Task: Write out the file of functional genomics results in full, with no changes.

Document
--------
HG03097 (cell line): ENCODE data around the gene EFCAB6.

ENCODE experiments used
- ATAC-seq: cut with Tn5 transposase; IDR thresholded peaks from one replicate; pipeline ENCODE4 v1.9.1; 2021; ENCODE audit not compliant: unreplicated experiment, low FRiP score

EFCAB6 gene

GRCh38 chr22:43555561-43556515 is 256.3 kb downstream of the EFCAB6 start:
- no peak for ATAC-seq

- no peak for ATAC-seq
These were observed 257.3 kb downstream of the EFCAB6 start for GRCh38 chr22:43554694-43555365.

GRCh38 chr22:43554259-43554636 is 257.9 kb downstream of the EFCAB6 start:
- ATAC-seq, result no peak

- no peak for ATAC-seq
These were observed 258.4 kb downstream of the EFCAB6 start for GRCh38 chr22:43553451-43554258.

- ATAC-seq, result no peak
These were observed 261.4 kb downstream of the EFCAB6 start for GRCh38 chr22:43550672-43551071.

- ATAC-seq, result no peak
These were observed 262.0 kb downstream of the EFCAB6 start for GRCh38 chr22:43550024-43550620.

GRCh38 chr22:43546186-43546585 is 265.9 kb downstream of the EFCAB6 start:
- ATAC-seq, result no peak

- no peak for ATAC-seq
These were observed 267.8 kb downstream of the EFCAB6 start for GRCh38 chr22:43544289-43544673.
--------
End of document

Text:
HG03097 (cell line): ENCODE data around the gene EFCAB6.

ENCODE experiments used
- ATAC-seq: cut with Tn5 transposase; IDR thresholded peaks from one replicate; pipeline ENCODE4 v1.9.1; 2021; ENCODE audit not compliant: unreplicated experiment, low FRiP score

EFCAB6 gene

GRCh38 chr22:43555561-43556515 is 256.3 kb downstream of the EFCAB6 start:
- no peak for ATAC-seq

- no peak for ATAC-seq
These were observed 257.3 kb downstream of the EFCAB6 start for GRCh38 chr22:43554694-43555365.

GRCh38 chr22:43554259-43554636 is 257.9 kb downstream of the EFCAB6 start:
- ATAC-seq, result no peak

- no peak for ATAC-seq
These were observed 258.4 kb downstream of the EFCAB6 start for GRCh38 chr22:43553451-43554258.

- ATAC-seq, result no peak
These were observed 261.4 kb downstream of the EFCAB6 start for GRCh38 chr22:43550672-43551071.

- ATAC-seq, result no peak
These were observed 262.0 kb downstream of the EFCAB6 start for GRCh38 chr22:43550024-43550620.

GRCh38 chr22:43546186-43546585 is 265.9 kb downstream of the EFCAB6 start:
- ATAC-seq, result no peak

- no peak for ATAC-seq
These were observed 267.8 kb downstream of the EFCAB6 start for GRCh38 chr22:43544289-43544673.